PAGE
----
Monday, April 09, 2007

Labrador Retriever with Separation Anxiety

Readers E-mail - Trish Writes:

Hi Fay,

Was searching the internet and came across your site. Just needing some info on our white male lab. He is 7 years old and as is every lab, the most gentle, loyal friend a family could have. Our problem is that he is extremely close to my husband, usually not more than a few inches behind him wherever he goes, however when we go away he frets badly, this usually ends up with him vomiting on carpets etc while we are away. We have on the last two occasions asked our children to move into the home to look after him but have had no joy, although they love him dearly. Any ideas? Regards...Trish


Hi Trish....Thanks for writing and visiting the All About Labradors blog.

Assuming that there are no other medical problems with your Labrador Retriever, and he only does this while you are away, what you are dealing with is called separation anxiety. When your Labrador Retriever is separated from his human family (you and your husband) he experiences distress and then engages in problem behaviors (urine/stool, vomiting, constant barking, destruction of property) which are related to the anxiety of separation. He doesn't understand where you or your family have gone or if you will return. Separation anxiety is a very common behavior problem in dogs.

Here are a few things I recommend you can try to help with the problem:

Don't make leaving your house a big event. No doggie kisses, belly rubbing, telling him to be a good boy, or whatever else you might do before you leave your house. What you want to do is ignore him for 10-30 minutes prior to your leaving and your return. Make sure this is done every time you leave the house, and by all family members present in your home.

Give your Labrador Retriever something to do while your gone. Try mental stimulation toys such as the Kong® or Buster Cube (make sure whatever toy you use is the appropriate size for your dog) filled with his favorite food treat while you prepare to make your routine daily departures. I love these types of toys, as they are a great distraction for your Labrador and they spends hours trying to get the food treat out.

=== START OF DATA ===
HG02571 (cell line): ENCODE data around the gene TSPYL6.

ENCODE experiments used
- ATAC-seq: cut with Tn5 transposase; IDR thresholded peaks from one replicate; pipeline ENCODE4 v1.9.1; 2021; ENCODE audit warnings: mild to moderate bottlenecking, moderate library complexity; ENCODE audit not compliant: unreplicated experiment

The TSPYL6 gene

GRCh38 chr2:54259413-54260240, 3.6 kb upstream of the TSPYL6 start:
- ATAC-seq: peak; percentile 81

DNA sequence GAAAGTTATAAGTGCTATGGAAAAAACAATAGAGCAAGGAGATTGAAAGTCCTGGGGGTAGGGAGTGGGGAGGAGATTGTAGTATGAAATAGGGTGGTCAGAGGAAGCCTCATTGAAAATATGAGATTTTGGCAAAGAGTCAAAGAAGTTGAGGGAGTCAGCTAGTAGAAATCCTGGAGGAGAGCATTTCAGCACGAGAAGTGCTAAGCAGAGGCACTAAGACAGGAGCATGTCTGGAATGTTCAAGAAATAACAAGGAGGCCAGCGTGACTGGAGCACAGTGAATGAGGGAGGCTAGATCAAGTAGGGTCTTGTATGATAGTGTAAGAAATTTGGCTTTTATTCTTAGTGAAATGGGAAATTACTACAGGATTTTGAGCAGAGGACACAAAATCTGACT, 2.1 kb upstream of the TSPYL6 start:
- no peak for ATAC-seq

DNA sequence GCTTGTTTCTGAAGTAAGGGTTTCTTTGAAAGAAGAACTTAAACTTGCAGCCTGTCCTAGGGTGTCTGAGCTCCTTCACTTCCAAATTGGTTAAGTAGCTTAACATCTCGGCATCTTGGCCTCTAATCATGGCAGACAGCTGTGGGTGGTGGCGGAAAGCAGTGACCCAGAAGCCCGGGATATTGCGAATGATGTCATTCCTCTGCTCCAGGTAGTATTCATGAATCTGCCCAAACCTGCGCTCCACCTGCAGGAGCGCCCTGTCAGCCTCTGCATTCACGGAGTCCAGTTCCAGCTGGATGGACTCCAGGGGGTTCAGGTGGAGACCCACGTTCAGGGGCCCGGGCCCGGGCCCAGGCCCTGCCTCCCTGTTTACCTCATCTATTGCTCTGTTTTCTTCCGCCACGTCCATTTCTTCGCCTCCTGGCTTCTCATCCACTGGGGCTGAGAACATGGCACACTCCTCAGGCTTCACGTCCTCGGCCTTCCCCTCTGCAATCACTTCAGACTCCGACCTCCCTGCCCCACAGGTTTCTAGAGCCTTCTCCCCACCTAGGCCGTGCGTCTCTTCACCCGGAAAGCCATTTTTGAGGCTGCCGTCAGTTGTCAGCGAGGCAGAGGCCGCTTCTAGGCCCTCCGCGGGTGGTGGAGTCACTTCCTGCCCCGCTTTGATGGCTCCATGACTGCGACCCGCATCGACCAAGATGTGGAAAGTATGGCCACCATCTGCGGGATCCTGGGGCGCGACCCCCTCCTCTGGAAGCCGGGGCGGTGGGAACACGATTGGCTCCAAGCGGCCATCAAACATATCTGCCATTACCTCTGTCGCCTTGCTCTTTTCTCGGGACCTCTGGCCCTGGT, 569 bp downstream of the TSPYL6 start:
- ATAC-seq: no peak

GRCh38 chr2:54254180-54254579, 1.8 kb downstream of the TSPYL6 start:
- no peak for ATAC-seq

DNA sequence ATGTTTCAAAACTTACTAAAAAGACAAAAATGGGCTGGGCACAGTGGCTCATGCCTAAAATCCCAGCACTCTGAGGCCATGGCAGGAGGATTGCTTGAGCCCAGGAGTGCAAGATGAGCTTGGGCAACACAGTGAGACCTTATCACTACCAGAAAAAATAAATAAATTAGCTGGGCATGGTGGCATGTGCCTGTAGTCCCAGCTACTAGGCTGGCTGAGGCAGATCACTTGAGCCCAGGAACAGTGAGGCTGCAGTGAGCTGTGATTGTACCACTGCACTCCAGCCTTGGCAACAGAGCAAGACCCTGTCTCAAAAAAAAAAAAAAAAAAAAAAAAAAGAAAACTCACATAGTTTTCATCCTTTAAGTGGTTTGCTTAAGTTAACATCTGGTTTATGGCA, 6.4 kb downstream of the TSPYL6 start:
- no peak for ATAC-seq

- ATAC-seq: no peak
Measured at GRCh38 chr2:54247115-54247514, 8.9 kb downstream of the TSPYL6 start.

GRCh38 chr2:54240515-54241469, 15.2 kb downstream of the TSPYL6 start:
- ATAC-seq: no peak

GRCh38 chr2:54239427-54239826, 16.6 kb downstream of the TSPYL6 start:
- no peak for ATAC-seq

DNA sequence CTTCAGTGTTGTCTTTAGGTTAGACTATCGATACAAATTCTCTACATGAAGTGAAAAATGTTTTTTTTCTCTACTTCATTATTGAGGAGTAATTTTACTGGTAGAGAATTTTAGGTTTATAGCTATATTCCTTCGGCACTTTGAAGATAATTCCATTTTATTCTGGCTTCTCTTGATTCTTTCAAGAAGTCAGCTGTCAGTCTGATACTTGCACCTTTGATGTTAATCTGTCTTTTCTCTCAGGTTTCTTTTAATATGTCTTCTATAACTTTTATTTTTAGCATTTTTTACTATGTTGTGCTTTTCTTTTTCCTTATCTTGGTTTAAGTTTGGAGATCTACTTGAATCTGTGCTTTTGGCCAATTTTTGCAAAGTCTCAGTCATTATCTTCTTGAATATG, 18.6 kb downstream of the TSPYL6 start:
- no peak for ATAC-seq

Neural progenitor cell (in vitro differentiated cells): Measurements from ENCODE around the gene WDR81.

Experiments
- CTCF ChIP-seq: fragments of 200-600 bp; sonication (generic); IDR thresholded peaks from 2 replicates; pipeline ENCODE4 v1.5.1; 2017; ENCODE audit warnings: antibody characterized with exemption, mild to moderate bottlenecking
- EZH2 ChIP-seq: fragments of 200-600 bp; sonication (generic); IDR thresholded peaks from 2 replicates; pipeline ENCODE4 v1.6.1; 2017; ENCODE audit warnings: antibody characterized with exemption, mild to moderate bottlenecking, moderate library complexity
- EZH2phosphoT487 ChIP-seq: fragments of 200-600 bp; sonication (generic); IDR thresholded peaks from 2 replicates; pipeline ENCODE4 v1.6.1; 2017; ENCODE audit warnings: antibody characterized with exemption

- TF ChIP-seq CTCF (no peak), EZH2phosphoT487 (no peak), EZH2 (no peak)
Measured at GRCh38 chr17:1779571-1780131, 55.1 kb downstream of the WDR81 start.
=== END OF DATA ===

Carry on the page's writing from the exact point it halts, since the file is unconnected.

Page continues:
Increase your Lab's exercise (long walks, runs, play time) as well as some mental exercise. Training, exploring, and again the Kong toy as he tries to figure out how to get treats out. Plenty of exercise will help relieve stress and tension. Remember, A TIRED dog is a GOOD dog!

Continue reading...

You also want to practice leaving and return from your home in short intervals. Get up and leave your home for a couple of minutes, then return and go about your business as though you never left. Continue doing this while gradually increasing the amount of time that you stay away for. What you are doing is instilling confidence in your Labrador Retriever that you are going to always return when you leave. Repetition and increases in the time you stay away for are the key.

Crate training is also another option.

As for your Labrador following your husband around:

Your dog is a pack animal. Their family is their “pack”. In the wild, the pack is led by an alpha male and an alpha female. Your Labrador Retriever identifies your family as his pack and your husband as the alpha leader, causing him to want to stay close by.

You have to have your husband practice sit, stay, and come commands with him. If you need help with these let me know. Use treats and plenty of praise with this. He can make a game of it (mental stimulation) - have your Labrador sit then pet and offer praise. Practice the stay command, then go hide and say come so that he can find you. When he does offer plenty of praise, treats and start the game again.

Medical treatment may also help to reduce her anxiety. This is something you can talk to your veterinarian about if nothing else seems to be working out. He/she may also be able to recommend a behavior specialist if your training is not helping.

I hope this will be of some help to you. If you don't understand anything, or have any questions on other issues, don't hesitate to write.

I want to thank Trish for the handsome photo of her Labrador Retriever - Sam. To see a photo of him click on his name. Sam

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